The Story So Far

"Code and fix." That was the way most business applications were developed in the mid-1960s. Two decades had passed since John von Neumann had suggested controlling computers with programs stored in memory instead of patch wires in 1945, and the prototype computer named Baby at The University of Manchester in England had successfully run the first stored program in 1948. But application development was still a pretty haphazard process.

Yes, there were high-level programming languages. Fortran was developed by John Backus at IBM starting in 1954, and IBM began selling Fortran compilers in 1957. Remington Rand Inc.'s Univac offered Grace Hopper's Flow-Matic language for business applications in the late 1950s, and that language became the basis for Cobol in 1959. And in 1964, IBM unveiled its "all-purpose" language, PL/I, which had elements of Fortran, Cobol and Algol.

Sabre Takes Off

But there was virtually no commercial software industry. Data processing departments had no choice but to build their own applications—and with few standards or best practices, building a large application was a costly, error-prone process. When Fort Worth, Texas-based American Airlines Inc. built the first version of its Sabre reservation system from 1960 to 1964, it required 400 man-years of effort at a development cost of almost $40 million.

That started to change in 1965, when Dutch researcher Edsger Dijkstra began publishing journal articles suggesting a more structured approach to programming. Other researchers proposed improved ways of planning and managing projects, and in 1970 W.W. Royce proposed the "waterfall" structure for dividing large projects into well-defined phases.

Structured programming got its first major test in the early 1970s, when a team of IBM programmers led by Harlan D. Mills wrote a computer system for The New York Times. The huge project was delivered on schedule and with a minimum of bugs—an astonishing accomplishment for the time.

And throughout the '70s, tools and techniques for software development came thick and fast: Tom DeMarco's structured design and analysis, Niklaus Wirth's Pascal, Larry Constantine's structured design, Clive Finkelstein's Information Engineering and many others. By 1982, researchers counted 48 different software development methodologies in use.

Meanwhile, the cost of computer hardware was dropping—and the demand for faster and cheaper application development was climbing. In 1962, before the improvements in software development, software was still only 20% of the cost of a typical computer system. By 1985, software was 80% of the cost—four times as much as the hardware.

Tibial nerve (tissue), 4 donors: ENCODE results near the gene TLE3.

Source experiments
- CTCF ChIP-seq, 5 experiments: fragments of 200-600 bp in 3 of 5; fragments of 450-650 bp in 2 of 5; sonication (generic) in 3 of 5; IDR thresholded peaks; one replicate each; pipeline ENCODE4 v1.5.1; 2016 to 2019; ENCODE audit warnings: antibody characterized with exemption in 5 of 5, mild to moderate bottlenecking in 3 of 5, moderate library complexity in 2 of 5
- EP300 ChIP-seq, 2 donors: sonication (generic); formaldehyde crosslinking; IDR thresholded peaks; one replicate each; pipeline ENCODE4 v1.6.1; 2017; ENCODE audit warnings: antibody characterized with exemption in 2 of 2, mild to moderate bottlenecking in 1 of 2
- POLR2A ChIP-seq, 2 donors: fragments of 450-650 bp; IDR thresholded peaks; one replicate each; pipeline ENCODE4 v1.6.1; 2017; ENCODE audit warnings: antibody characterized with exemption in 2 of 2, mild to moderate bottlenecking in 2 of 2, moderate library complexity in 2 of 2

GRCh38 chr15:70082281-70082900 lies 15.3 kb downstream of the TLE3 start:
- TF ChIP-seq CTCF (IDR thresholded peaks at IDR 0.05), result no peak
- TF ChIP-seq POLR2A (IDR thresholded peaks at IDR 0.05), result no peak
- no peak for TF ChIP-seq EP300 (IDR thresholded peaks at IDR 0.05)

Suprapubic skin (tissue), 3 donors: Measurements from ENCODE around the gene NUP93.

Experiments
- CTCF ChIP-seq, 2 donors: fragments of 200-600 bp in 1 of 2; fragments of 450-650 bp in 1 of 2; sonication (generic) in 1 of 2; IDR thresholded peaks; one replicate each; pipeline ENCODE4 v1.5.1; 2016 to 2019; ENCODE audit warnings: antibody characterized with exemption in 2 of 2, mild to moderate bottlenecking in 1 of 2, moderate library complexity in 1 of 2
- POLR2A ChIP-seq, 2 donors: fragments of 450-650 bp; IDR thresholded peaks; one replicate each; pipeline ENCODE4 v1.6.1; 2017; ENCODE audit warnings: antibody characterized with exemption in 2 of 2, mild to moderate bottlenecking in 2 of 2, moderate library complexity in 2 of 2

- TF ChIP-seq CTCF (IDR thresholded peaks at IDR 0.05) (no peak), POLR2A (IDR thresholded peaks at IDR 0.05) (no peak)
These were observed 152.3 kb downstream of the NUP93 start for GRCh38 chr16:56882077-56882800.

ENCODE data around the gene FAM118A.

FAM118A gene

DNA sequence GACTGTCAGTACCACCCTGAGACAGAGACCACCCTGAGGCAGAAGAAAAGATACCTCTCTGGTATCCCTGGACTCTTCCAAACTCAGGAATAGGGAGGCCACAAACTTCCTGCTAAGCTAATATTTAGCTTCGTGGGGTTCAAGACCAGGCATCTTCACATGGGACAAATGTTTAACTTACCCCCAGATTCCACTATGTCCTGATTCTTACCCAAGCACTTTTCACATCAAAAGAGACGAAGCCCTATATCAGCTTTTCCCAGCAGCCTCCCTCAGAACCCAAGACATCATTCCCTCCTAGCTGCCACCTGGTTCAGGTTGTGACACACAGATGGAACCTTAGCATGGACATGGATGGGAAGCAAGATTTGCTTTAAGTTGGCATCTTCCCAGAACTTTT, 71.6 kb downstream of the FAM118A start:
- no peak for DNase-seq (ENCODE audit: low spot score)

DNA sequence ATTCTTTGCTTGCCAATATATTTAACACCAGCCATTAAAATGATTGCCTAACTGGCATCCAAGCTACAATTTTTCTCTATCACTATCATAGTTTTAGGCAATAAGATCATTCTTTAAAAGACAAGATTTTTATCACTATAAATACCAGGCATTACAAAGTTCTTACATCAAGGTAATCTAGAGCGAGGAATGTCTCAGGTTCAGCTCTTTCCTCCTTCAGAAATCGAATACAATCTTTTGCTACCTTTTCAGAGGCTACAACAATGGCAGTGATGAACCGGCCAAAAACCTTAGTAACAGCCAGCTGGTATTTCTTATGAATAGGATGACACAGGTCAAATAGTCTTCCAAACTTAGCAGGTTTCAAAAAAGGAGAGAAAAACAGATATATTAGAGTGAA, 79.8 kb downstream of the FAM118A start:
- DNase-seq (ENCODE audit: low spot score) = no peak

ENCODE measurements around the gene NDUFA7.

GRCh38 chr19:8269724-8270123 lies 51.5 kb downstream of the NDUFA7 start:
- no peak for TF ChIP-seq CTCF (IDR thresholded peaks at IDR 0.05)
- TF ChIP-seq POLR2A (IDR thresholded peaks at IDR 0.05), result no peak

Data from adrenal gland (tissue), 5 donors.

That shift drove a demand in the late '80s for computer-aided software engineering (CASE) tools that would automate application development methodologies and, in theory, cut both schedules and bugs. But in most corporate data processing shops, '80s-era CASE would never catch on. Huge mainframe-based systems had already been built and maintained successfully for years by programmers who weren't about to let the computer—in the form of CASE tools—tell them what to do.

Enter: PCs and LANs

Meanwhile, PCs and their networks were arriving in large organizations, and with them the need to replace aging terminal-based applications with client/server versions. When Microsoft Corp. shipped Visual Basic in 1991, programmers' attention shifted to the graphical user interface on the desktop. And, with spreadsheets' ability to access corporate databases, developers were learning to focus on building connections instead of building everything from scratch.

The 1990s saw the buy-instead-of-build approach spread from the desktop to enterprise applications—just as the World Wide Web was suddenly creating the need for a new generation of custom-built Web programs for customers to use. Meanwhile, $1 trillion in resources was thrown at programming's most infamous fiasco, the Y2k problem.

Today, application development means wiring Web sites to packaged software and legacy systems, integrating Web services with existing applications—and working with ever-faster programming techniques with names like Extreme Programming, Crystal and Scrum.

And now, on with the story . . .


1945: John von Neumann suggests stored programs for the U.S. Army’s EDVAC project.

1948: University of Manchester researchers run first stored program on Baby, a prototype computer.

1952: Grace Hopper develops first compiler for Univac’s A-0 language.

1957: IBM begins selling Fortran.

1959: Cobol is standardized.
1952: Grace Hopper develops first compiler for Univac's A-0 language.
1952: Grace Hopper develops first compiler for Univac's A-0 language.

1964: First version of American Airlines’ Sabre reservation system completed at a cost of $40 million.

1970: W.W. Royce creates “waterfall” methodology for large projects.

1991: Microsoft ships Visual Basic 1.0.

1995: Sun Microsystems Inc. releases Java 1.0.

1997: Chrysler Corp. compensation system project is rescued using Extreme Programming practices.

1999-2000: The year 2000 date rollover problem requires expensive code fixes and raises public alarm. White House Y2k czar John Koskinen coordinates the government’s response.

Special Report

New Tools, New Choices

Stories in this report:

Copyright © 2002 IDG Communications, Inc.

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